A 16-month-old boy is brought to the clinic by his mother who is concerned that her boy turns blue and becomes short of breath several times during last three months. During these episodes, he becomes irritable and stays in squatting position until he relieves. Cardiac examination reveals systolic ejection murmur over the upper right sternal border. X-ray shows boot-shaped heart.
What is the most likely diagnosis?
A- Tetralogy of Fallot
B- Total anomalous pulmonary venous return
C- Transposition of the great arteries
D- Tricuspid atresia
E- Truncus arteriosus
This is a case of cyanotic heart disease. As we may all know, congenital heart diseases are classified into cyanotic and non-cyanotic heart diseases. Also, cyanotic heart diseases are further classified into early and late cyanotic depending upon if they are diagnosed early in the neonatal period or later. Total anomalous pulmonary venous connection, transportation of the great vessels, tricuspid atresia and truncus arteriosus are examples of early cyanotic congenital heart diseases which show right after birth. Tetralogy of Fallot is usually revealed later on or after the neonatal period due the development of right-to-left shunt through the ventricular septal defect.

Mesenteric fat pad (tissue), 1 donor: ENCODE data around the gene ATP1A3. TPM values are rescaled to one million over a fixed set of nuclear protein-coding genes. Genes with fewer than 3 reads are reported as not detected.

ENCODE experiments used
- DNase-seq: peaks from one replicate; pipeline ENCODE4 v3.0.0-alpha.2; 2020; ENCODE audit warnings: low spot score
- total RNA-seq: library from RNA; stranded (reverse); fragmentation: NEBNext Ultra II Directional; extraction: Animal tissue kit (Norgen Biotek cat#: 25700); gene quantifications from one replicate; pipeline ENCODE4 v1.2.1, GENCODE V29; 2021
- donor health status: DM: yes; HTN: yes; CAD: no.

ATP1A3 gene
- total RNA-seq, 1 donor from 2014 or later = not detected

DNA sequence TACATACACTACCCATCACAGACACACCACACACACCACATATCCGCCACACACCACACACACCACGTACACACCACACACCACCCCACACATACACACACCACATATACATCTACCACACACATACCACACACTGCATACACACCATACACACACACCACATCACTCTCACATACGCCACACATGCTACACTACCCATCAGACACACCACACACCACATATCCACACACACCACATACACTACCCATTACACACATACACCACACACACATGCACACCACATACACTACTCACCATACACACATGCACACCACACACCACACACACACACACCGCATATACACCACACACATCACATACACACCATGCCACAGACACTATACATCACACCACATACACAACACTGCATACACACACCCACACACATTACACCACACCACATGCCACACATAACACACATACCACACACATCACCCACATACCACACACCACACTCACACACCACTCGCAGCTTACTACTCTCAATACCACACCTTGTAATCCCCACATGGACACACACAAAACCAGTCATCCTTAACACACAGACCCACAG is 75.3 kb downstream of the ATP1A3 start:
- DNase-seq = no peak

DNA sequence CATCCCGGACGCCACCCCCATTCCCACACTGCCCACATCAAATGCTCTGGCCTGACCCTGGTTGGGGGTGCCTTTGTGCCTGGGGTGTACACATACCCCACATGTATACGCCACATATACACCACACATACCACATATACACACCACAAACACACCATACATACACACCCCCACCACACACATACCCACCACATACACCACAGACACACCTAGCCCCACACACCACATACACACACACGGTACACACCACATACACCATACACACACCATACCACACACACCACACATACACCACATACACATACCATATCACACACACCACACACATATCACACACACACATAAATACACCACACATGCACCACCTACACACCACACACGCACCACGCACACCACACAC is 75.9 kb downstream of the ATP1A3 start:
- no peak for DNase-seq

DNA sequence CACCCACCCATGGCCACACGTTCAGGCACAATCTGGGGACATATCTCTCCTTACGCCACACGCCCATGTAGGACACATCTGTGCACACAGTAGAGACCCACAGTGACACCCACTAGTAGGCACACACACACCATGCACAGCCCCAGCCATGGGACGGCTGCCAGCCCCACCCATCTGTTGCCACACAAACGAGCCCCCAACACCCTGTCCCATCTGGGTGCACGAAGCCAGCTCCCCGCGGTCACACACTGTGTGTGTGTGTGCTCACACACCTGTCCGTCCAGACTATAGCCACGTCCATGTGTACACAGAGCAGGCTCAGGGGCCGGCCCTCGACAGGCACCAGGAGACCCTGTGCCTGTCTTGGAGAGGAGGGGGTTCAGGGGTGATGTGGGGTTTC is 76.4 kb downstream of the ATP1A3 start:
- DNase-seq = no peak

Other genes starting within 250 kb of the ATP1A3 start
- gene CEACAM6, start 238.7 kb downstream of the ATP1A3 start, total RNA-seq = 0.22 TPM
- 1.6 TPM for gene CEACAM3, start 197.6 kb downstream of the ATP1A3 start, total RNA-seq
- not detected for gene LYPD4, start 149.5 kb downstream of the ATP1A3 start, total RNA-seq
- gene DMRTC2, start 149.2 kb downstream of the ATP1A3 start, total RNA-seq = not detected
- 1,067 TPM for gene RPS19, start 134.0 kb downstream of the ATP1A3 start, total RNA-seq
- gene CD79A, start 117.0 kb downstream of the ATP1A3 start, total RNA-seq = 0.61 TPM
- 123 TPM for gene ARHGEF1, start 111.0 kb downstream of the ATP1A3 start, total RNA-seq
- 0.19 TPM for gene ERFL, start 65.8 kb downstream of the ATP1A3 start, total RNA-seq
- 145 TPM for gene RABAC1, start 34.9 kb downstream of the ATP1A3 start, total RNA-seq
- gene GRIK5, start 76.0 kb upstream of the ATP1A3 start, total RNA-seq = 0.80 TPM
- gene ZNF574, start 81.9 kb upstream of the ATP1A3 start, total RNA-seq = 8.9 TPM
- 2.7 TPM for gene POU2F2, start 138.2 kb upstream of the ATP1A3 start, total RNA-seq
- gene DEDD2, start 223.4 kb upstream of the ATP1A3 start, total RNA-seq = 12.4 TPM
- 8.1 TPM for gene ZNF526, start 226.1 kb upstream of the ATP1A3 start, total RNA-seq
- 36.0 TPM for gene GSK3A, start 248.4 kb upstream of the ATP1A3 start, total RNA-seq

Fallot of Tetralogy is characterized by ventricular septal defect, pulmonary stenosis, right ventricular hypertrophy and overriding aorta. Sometimes, as in this case, it appears later after the neonatal period and it causes “tet spells” which are episodes of cyanosis, dyspnea, irritability and loss of consciousness. Some kids develop natural relief by squatting which increases venous return to the heart leading to relief of these episodes.
The correct answer is A